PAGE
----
Dock Side

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jimh
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Dock Side

Postby jimh » Sun Jan 29, 2017 11:42 pm

A long finger pier projects due East from land for 50-feet. You approach the dock from seaward. You read some advice about docking. The advice says: "Tie only to the Port side of the dock."

What side of the dock is the "Port" side?

Jefecinco
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Re: Dock Side

Postby Jefecinco » Mon Jan 30, 2017 9:15 am

Good question. Perhaps only one side has cleats or is fendered? Are other boats tied to the finger pier? Is a launch ramp associated with the finger pier? Generally visiting boats or boats tied up preparatory to retrieving are encouraged to tie up on the side opposite any ramp. Lacking any clear instructions or evidence as to whether the east or west side is the preferred side I would probably tie up to the side with the larger body of water. A far better instruction would be to tie up on the east or west side.
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Phil T
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Re: Dock Side

Postby Phil T » Mon Jan 30, 2017 9:29 am

Given that the port side of a boat or ship is that of the left side when facing forward, I would suggest it is the left side (facing North) of the pier when standing at the base and looking ahead.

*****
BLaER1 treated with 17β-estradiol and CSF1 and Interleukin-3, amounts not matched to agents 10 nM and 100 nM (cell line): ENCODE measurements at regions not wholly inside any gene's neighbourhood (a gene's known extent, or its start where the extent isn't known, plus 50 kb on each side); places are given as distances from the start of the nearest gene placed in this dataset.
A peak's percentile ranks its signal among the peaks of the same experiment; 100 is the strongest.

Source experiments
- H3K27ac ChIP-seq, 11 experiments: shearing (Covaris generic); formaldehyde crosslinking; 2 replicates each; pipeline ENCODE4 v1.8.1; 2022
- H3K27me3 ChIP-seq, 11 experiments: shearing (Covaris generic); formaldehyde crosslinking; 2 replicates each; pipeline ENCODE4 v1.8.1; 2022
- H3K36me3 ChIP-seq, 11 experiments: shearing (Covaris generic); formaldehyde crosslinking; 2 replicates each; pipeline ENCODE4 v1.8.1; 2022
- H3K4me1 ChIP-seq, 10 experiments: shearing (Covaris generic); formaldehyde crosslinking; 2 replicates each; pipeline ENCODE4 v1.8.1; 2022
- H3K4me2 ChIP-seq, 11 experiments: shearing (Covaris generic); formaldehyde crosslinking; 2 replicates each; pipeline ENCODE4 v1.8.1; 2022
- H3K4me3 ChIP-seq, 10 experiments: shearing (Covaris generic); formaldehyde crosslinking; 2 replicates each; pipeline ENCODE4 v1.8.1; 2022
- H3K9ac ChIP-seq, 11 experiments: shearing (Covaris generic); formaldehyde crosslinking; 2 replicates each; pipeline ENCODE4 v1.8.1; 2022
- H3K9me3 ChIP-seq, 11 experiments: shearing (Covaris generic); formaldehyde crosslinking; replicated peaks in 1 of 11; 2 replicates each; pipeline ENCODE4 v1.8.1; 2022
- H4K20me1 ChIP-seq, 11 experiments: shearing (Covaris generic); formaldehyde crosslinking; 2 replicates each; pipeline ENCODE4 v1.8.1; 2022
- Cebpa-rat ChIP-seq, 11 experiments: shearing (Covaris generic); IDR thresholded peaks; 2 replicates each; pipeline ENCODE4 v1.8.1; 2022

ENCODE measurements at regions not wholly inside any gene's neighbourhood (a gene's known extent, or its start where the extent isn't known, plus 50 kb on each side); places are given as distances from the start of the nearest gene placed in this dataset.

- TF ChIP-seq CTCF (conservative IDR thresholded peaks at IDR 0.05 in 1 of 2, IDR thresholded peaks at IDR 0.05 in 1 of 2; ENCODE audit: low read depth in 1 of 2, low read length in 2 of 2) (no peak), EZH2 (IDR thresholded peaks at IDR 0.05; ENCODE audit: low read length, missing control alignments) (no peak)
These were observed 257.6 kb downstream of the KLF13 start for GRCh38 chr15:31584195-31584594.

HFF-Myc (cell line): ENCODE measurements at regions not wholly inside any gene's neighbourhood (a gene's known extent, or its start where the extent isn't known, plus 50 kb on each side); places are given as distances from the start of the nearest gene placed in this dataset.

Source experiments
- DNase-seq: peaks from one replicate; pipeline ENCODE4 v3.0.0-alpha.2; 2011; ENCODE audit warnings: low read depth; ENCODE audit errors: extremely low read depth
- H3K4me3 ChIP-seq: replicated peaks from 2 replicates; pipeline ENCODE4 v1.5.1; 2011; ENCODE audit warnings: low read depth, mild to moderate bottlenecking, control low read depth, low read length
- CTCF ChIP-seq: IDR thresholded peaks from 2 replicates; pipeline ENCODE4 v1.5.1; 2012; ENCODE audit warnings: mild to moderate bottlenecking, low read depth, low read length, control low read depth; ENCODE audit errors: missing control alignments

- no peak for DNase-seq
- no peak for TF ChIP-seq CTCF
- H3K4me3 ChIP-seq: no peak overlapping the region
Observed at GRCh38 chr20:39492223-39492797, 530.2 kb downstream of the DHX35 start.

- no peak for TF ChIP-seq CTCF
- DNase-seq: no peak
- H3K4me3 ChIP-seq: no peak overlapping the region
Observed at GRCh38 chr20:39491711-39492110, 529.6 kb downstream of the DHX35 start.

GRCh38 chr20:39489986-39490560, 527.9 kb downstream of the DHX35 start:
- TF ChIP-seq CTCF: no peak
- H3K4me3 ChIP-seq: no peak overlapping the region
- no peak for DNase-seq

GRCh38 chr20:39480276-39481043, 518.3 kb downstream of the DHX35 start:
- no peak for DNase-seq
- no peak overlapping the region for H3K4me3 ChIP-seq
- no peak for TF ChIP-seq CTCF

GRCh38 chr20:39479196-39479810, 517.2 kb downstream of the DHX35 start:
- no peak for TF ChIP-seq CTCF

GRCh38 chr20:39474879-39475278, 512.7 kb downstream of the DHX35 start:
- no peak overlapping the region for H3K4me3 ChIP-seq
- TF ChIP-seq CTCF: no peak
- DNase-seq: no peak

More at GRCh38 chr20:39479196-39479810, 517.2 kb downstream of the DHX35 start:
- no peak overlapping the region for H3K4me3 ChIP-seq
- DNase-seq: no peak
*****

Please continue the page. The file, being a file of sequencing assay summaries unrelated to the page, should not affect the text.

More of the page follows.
I would consider wind, waves and current when deciding as well.
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ConB
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Re: Dock Side

Postby ConB » Mon Jan 30, 2017 9:38 am

My numb winter brain is thinking that that is ambiguous and improper instruction. Boats have port and starboard sides but I don't think docks do.
Tie port side to make sense to me. Or tie to the north or south side of the dock.

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jimp
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Re: Dock Side

Postby jimp » Mon Jan 30, 2017 11:19 am

For starters - the "advice" is specific - "tie only to the port side of the dock". Where was the advice written? Waterway guide? Sign on the dock? A buddy's Posit-note on your windshield?

Traditionally, sea-going directions are given in reference to the vessel such as "Red, Right, Returning". In this case with the dock projecting east from the shore and a vessel approaching from the east (heading west) the south side, or left side (port) of the dock is the one to use.